David Attenborough Netflix documentary: Australian scientists break down in tears over climate crisis

One of Australia’s leading coral reef scientists is seen breaking down in tears at the decline of the Great Barrier Reef during a new Sir David Attenborough documentary to be released globally on Friday evening.

Prof Terry Hughes is recounting three coral bleaching monitoring missions in 2016, 2017 y 2020 when he says: “It’s a job I hoped I would never have to do because it’s actually very confronting …” before tears cut him short.

The emotional scene comes during the new Netflix documental, Breaking Boundaries: The Science of Our Planet, and shows the toll the demise of the planet’s natural places is having on some of the people who study them.

The film visits scientists working on melting ice, the degradation of the Amazon, and the loss of biodiversity, and looks at a 2019/2020 “summer from hell” for Australia that featured unprecedented bushfires and the most widespread bleaching of corals ever recorded on the Great Barrier reef.

The 70-minute film features another Australian scientist, Dr Daniella Teixeira, walking through a blackened landscape where she was working to conserve endangered glossy black cockatoos.

“There’s no sign of any wildlife at all,” says Teixeira, with footage of twisted and burnt animals and trees turned to charcoal. “There’s nothing left.”

The documentary, fronted by Attenborough, is centred on the research of Swedish scientist Prof Johan Rockström, cuyo work looks at the concept of tipping points and boundaries in different systems around the planet, such as the polar regions, the Earth’s biodiversity and the climate.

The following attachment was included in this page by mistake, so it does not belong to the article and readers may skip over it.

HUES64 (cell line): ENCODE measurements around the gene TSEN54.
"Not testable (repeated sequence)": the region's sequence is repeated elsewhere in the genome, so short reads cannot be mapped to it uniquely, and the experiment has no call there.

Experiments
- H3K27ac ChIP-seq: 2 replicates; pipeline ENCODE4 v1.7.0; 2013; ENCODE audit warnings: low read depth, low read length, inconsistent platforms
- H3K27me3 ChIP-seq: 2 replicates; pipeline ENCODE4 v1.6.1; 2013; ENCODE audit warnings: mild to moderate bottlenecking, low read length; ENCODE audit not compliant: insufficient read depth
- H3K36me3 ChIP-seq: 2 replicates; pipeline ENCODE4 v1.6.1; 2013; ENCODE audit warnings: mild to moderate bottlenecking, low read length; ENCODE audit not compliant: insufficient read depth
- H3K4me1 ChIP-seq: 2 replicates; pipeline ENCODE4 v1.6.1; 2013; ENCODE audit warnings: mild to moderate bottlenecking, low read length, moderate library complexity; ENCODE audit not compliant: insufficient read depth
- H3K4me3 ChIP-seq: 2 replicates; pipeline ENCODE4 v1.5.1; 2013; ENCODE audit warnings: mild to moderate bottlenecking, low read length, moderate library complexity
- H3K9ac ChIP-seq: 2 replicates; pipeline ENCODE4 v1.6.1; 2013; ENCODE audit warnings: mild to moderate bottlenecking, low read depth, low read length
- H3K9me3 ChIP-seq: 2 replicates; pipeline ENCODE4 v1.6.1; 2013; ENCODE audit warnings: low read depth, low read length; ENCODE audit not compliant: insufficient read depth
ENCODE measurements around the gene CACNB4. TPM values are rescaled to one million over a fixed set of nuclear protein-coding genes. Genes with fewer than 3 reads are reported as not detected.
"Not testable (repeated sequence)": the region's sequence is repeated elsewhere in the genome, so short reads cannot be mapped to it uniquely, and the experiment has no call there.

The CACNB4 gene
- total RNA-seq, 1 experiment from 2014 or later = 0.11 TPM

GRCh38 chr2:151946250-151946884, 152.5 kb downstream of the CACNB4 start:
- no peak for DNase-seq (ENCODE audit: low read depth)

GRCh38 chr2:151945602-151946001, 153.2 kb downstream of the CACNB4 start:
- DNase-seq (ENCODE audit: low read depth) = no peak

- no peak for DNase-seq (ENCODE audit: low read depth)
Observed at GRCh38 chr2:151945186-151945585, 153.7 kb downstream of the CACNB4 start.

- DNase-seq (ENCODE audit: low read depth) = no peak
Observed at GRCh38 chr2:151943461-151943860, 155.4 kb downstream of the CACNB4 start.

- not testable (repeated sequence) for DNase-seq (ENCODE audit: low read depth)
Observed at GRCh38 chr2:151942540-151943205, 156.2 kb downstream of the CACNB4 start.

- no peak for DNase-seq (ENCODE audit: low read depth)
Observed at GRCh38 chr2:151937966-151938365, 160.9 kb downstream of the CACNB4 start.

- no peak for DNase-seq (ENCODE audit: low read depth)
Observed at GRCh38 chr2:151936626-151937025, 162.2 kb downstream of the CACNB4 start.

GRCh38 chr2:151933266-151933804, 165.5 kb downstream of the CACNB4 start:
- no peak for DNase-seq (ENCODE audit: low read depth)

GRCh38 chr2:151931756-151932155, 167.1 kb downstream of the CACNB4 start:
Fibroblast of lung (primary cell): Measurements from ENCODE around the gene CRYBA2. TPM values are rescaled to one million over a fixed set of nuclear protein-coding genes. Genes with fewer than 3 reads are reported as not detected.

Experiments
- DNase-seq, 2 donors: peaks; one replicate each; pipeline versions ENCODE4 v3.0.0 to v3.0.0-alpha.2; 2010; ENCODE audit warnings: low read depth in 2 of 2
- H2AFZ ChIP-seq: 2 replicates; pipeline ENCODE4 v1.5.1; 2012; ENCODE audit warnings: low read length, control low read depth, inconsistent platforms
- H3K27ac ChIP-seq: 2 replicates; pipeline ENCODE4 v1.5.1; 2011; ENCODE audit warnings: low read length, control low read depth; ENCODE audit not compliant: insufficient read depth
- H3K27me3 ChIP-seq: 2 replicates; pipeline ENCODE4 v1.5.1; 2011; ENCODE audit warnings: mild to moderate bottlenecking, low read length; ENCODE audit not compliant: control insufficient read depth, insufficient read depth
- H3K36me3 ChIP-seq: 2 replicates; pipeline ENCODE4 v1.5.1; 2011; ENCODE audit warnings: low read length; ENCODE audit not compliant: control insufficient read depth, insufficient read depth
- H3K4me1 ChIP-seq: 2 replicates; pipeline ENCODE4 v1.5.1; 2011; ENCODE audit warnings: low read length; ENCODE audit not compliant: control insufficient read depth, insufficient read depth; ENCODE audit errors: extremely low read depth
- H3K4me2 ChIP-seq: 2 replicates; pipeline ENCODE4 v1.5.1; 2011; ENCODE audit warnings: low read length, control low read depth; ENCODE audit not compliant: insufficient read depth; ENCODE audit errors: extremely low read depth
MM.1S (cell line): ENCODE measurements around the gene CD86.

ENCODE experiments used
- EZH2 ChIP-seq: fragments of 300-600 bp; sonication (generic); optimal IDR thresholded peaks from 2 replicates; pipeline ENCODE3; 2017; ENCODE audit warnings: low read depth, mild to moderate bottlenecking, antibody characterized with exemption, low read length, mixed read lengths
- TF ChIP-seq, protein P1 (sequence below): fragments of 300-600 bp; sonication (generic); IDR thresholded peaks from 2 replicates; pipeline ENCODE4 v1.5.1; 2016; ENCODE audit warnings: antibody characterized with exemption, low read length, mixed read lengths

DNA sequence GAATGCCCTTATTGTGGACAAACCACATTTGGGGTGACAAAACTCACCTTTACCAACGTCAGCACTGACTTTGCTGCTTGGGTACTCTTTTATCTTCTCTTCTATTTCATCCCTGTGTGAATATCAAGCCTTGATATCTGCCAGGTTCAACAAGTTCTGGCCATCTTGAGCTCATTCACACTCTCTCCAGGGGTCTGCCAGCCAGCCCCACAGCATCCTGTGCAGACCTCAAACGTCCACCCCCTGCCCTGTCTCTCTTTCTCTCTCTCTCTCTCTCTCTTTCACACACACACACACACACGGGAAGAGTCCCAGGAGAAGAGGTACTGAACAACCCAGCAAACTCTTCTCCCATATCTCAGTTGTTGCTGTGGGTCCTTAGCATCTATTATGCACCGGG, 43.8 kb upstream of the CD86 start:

Netflix says the film documents “the most important scientific discovery of our time – that humanity has pushed Earth beyond the boundaries that have kept Earth stable for 10,000 años, since the dawn of civilisation.”

Hughes has become a high-profile scientific figure in Australia for his research on the complex impacts of global heating on the world’s biggest reef system and his monitoring flights to document mass bleaching.

“In big thermal extremes like we’ve been seeing during mass bleaching events in recent decades [corals] can actually die very very quickly. They cook,” he says in the documentary.

Hughes told the Guardian that “if anything I think the emotional response has lessened over time” and that the 2016 bleaching event in the north of the reef “was the most confronting”.

“But it’s still deeply saddening," él dijo.

He said Rockström’s research, which he has collaborated on, was “simple and powerful” and showed how the world was on a “trajectory that is not sustainable”.

“You can easily transgress a tipping point and not notice it for a couple of decades," él dijo, adding he thought the amount of CO2 in the atmosphere had probably reached a tipping point for coral reefs in the 1980s.

Hughes, of James Cook University’s Centre of Excellence for Coral Reef Studies, said the black summer bushfires and coral bleaching “points to Australia’s vulnerability”.

In the documentary, Attenborough says: “We are heading for a future where the Great Barrier Reef is a coral graveyard.”

He describes Australia’s 2019/20 summer as “a summer from hell, fuelled by record-breaking temperatures and drought”.

Texeira, from the University of Queensland, is filmed in February 2020 returning to sites on Kangaroo Island off the South Australian coast where she was studying endangered glossy black cockatoos.

She finds one of the nests erected to help the birds on a fallen tree with an iron plate around the trunk to stop possums climbing up and attacking the young.

With the iron buckled from the heat and the nest melted, Texeira says: “They weren’t enough to save them.”

She told the Guardian: “There are days when I still get overwhelmed. At the end of the day, we’re humans and we have emotions.”

She had been visiting the island for four years and the fires had come just as she was completing her PhD.

“I have come out the other side now but it has really made me more focused on the urgency of the problems and how we as scientists can make changes now.”

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